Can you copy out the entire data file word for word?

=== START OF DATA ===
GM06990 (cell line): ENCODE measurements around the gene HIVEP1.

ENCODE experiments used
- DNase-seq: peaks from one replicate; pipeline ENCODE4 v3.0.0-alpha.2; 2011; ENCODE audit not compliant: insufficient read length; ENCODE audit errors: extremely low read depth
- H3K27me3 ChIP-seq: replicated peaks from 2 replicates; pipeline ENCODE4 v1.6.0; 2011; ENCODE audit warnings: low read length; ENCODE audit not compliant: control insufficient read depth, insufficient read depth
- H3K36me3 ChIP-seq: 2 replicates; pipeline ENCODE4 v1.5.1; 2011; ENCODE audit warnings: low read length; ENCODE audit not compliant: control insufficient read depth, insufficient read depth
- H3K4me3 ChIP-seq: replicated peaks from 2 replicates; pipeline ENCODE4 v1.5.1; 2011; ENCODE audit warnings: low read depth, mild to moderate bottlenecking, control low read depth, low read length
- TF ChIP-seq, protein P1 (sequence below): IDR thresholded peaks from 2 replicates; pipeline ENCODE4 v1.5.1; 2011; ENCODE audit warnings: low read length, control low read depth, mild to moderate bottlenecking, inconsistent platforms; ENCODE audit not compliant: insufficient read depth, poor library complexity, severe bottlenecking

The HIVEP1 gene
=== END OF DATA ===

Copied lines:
GM06990 (cell line): ENCODE measurements around the gene HIVEP1.

ENCODE experiments used
- DNase-seq: peaks from one replicate; pipeline ENCODE4 v3.0.0-alpha.2; 2011; ENCODE audit not compliant: insufficient read length; ENCODE audit errors: extremely low read depth
- H3K27me3 ChIP-seq: replicated peaks from 2 replicates; pipeline ENCODE4 v1.6.0; 2011; ENCODE audit warnings: low read length; ENCODE audit not compliant: control insufficient read depth, insufficient read depth
- H3K36me3 ChIP-seq: 2 replicates; pipeline ENCODE4 v1.5.1; 2011; ENCODE audit warnings: low read length; ENCODE audit not compliant: control insufficient read depth, insufficient read depth
- H3K4me3 ChIP-seq: replicated peaks from 2 replicates; pipeline ENCODE4 v1.5.1; 2011; ENCODE audit warnings: low read depth, mild to moderate bottlenecking, control low read depth, low read length
- TF ChIP-seq, protein P1 (sequence below): IDR thresholded peaks from 2 replicates; pipeline ENCODE4 v1.5.1; 2011; ENCODE audit warnings: low read length, control low read depth, mild to moderate bottlenecking, inconsistent platforms; ENCODE audit not compliant: insufficient read depth, poor library complexity, severe bottlenecking

The HIVEP1 gene